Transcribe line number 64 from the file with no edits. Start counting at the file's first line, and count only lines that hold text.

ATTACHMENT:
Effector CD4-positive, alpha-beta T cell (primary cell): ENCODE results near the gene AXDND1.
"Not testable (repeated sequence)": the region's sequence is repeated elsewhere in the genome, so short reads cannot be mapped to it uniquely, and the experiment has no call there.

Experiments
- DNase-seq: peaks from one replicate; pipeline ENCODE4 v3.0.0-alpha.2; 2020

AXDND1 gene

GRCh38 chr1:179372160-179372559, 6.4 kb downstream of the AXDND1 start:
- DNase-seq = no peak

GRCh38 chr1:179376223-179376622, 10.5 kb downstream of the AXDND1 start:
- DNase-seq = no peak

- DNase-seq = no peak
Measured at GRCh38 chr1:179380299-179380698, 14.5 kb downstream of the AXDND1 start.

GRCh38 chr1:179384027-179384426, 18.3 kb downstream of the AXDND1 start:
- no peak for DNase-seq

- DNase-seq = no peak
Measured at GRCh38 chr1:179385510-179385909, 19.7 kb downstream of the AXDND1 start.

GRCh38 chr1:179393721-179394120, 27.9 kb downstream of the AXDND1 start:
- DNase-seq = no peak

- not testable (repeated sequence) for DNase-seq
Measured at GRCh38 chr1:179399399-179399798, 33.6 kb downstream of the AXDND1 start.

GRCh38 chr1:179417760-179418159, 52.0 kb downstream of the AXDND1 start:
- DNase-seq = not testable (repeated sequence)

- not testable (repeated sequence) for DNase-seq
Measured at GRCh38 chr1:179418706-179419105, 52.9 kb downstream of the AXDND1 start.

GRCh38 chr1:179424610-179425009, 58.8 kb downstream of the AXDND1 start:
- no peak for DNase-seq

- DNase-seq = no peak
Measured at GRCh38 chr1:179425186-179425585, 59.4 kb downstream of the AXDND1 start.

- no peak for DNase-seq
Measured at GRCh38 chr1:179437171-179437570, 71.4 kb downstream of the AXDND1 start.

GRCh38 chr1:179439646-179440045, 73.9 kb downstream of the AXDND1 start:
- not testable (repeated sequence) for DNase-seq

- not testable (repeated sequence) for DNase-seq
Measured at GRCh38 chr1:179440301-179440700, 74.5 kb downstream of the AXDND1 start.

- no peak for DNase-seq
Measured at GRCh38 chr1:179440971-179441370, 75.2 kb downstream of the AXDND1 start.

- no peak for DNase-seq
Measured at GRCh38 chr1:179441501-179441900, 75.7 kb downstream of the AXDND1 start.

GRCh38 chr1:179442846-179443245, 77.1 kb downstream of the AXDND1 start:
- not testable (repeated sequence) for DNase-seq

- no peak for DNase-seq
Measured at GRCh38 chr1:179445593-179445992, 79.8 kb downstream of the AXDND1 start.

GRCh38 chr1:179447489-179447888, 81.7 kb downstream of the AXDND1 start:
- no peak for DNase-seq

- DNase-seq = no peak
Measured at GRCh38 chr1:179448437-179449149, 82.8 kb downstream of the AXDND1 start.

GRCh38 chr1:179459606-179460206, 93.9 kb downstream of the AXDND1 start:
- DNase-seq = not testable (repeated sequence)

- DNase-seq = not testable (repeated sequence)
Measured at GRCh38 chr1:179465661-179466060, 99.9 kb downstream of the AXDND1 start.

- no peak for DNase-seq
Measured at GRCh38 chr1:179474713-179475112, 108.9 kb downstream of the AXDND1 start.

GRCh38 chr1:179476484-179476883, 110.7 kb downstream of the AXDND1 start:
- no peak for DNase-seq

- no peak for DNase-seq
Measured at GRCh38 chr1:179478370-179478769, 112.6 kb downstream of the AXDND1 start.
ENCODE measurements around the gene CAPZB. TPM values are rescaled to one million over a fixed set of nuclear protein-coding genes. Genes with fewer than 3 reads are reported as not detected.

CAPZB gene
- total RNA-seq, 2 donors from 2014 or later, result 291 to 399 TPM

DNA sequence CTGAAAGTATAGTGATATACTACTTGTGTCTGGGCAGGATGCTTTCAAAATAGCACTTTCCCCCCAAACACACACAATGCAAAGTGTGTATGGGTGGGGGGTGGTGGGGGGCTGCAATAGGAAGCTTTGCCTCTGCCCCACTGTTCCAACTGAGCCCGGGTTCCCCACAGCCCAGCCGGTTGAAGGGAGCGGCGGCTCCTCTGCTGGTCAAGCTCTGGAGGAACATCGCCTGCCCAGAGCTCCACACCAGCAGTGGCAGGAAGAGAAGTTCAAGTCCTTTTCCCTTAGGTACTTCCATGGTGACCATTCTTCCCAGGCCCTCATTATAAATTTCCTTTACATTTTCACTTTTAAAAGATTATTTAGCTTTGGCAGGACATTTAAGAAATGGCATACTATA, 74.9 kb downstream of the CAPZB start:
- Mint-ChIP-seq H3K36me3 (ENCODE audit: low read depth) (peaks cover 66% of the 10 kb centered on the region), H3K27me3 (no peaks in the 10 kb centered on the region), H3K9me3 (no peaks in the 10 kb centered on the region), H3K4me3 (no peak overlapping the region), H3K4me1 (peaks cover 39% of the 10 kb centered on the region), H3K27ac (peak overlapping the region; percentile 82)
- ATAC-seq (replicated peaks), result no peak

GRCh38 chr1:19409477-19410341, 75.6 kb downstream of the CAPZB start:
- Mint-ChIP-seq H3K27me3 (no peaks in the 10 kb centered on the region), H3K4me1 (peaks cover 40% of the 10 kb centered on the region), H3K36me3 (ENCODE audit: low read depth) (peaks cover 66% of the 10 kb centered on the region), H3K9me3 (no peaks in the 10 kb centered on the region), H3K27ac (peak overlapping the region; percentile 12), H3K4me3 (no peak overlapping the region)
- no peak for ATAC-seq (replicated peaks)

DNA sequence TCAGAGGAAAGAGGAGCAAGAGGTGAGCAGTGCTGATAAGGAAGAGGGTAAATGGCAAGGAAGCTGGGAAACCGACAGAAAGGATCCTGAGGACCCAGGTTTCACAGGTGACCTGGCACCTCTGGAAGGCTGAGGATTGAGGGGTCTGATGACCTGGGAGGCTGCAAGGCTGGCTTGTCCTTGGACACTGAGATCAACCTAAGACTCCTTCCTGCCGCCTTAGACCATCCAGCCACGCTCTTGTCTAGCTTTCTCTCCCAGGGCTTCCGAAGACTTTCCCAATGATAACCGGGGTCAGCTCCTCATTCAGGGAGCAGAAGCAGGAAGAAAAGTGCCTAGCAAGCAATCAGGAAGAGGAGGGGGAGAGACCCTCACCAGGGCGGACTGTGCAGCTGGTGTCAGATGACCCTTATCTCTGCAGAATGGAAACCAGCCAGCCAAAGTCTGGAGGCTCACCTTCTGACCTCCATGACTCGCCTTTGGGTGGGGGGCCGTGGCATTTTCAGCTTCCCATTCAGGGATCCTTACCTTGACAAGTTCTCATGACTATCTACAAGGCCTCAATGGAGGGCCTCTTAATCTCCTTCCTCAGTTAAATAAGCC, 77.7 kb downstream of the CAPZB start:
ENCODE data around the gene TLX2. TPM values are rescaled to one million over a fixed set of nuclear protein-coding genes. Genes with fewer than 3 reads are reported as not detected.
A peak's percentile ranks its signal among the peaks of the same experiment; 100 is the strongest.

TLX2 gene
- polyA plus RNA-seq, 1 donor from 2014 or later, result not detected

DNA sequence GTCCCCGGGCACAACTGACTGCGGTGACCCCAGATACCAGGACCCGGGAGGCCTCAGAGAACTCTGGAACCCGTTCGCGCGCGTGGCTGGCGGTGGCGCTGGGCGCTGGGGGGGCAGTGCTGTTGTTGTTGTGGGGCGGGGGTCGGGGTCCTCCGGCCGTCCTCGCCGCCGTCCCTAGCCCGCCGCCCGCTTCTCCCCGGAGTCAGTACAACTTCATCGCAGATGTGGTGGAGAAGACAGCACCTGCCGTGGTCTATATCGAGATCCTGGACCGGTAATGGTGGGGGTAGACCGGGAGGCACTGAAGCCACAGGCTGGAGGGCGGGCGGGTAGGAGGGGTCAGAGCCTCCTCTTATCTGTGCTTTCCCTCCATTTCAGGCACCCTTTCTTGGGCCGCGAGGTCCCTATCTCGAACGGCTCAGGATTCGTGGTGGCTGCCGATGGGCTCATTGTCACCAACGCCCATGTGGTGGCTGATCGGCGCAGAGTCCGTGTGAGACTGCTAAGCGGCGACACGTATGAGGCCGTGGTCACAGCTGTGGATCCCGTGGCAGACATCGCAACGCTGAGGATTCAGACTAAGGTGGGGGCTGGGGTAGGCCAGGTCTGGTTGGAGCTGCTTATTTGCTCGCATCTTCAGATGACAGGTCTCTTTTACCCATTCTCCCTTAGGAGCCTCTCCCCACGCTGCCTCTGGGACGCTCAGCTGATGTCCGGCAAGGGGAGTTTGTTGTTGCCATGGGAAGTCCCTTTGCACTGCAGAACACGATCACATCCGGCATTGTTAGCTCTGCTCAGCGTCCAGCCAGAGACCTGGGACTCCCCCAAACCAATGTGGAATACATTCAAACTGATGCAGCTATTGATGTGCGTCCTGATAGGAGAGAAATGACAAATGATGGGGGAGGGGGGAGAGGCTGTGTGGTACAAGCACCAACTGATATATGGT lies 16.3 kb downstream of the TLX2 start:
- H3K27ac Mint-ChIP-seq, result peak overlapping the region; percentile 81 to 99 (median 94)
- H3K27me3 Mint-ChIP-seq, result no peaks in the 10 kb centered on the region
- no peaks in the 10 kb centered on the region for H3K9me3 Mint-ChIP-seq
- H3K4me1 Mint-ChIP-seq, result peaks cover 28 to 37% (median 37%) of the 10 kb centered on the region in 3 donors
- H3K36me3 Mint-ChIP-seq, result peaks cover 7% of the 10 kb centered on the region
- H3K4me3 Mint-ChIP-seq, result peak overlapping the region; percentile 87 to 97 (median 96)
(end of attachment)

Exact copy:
- no peak for ATAC-seq (replicated peaks)